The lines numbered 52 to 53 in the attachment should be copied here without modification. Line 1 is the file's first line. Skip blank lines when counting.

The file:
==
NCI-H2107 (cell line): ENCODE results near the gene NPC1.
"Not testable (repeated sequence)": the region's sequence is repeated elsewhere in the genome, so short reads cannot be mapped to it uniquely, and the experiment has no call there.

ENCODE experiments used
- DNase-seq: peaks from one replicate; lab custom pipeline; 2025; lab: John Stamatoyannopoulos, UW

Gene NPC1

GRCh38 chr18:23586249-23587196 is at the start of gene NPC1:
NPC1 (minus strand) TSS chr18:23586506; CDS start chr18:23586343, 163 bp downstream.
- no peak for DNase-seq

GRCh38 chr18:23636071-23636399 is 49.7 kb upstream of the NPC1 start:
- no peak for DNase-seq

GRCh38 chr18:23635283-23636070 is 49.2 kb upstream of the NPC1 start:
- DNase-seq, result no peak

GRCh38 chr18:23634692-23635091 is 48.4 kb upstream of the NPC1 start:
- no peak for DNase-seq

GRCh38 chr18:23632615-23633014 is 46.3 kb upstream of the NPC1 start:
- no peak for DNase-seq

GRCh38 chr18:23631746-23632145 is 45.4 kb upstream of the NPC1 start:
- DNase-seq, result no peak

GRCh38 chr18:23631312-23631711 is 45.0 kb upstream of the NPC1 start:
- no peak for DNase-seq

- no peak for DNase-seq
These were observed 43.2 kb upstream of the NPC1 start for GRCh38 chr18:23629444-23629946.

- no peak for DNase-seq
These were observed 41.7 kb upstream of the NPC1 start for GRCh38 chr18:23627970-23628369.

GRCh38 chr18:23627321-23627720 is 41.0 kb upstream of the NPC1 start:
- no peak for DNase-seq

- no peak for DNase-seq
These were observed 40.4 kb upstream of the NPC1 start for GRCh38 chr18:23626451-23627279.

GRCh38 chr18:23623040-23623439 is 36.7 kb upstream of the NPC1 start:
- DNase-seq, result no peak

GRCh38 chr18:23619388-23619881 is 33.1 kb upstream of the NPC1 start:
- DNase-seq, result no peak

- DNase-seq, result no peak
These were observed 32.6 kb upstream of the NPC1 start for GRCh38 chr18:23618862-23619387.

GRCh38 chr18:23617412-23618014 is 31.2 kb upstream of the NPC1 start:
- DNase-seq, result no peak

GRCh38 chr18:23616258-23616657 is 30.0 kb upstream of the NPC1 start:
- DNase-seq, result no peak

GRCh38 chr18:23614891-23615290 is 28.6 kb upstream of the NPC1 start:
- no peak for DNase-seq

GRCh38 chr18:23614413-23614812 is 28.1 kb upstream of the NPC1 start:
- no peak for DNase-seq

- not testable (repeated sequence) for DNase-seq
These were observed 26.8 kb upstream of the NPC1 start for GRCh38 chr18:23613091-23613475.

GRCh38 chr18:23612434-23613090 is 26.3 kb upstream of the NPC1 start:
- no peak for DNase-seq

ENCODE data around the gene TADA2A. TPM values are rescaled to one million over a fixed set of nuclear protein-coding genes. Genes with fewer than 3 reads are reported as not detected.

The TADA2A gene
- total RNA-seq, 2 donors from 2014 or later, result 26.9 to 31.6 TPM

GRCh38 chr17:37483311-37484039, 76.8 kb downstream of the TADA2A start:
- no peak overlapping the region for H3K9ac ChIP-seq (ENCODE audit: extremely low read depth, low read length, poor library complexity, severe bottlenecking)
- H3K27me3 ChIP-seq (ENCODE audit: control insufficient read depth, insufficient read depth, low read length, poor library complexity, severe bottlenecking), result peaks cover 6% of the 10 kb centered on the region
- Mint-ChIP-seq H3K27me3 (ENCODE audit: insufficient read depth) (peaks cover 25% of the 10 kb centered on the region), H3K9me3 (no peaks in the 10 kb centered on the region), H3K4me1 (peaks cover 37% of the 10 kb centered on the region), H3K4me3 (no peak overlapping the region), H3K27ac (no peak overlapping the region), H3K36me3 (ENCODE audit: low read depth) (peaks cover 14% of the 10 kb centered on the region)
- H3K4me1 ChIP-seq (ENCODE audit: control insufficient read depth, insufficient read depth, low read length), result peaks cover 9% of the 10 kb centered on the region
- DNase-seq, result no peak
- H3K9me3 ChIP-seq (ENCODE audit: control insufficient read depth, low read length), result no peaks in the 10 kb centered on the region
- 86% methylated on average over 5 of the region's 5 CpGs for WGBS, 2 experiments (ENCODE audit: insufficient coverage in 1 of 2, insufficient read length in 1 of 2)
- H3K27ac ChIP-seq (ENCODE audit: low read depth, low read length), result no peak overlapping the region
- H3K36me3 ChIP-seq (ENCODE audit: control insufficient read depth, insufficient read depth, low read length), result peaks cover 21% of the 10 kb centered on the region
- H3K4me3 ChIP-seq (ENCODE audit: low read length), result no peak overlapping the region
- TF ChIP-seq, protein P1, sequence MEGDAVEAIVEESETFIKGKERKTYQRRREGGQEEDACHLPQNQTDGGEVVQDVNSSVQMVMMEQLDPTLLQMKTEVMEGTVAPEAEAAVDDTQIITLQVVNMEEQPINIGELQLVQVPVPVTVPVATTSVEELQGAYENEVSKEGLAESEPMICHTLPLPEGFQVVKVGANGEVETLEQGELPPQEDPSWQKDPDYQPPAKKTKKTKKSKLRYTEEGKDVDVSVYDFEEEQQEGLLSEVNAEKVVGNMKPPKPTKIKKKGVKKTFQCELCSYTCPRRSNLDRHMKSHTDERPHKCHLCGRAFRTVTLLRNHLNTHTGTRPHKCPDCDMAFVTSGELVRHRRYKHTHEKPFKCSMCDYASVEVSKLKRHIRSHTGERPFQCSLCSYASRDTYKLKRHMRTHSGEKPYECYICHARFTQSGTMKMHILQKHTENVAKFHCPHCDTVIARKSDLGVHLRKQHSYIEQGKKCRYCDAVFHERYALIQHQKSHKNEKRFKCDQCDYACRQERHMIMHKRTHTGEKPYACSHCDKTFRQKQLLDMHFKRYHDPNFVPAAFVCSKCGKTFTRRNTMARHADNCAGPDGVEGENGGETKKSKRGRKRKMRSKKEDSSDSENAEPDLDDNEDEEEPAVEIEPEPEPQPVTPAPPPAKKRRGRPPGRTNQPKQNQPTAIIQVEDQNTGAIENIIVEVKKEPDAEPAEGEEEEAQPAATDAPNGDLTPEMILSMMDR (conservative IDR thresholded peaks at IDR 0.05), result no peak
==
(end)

- H3K27me3 ChIP-seq (ENCODE audit: control insufficient read depth, insufficient read depth, low read length, poor library complexity, severe bottlenecking), result peaks cover 6% of the 10 kb centered on the region
- Mint-ChIP-seq H3K27me3 (ENCODE audit: insufficient read depth) (peaks cover 25% of the 10 kb centered on the region), H3K9me3 (no peaks in the 10 kb centered on the region), H3K4me1 (peaks cover 37% of the 10 kb centered on the region), H3K4me3 (no peak overlapping the region), H3K27ac (no peak overlapping the region), H3K36me3 (ENCODE audit: low read depth) (peaks cover 14% of the 10 kb centered on the region)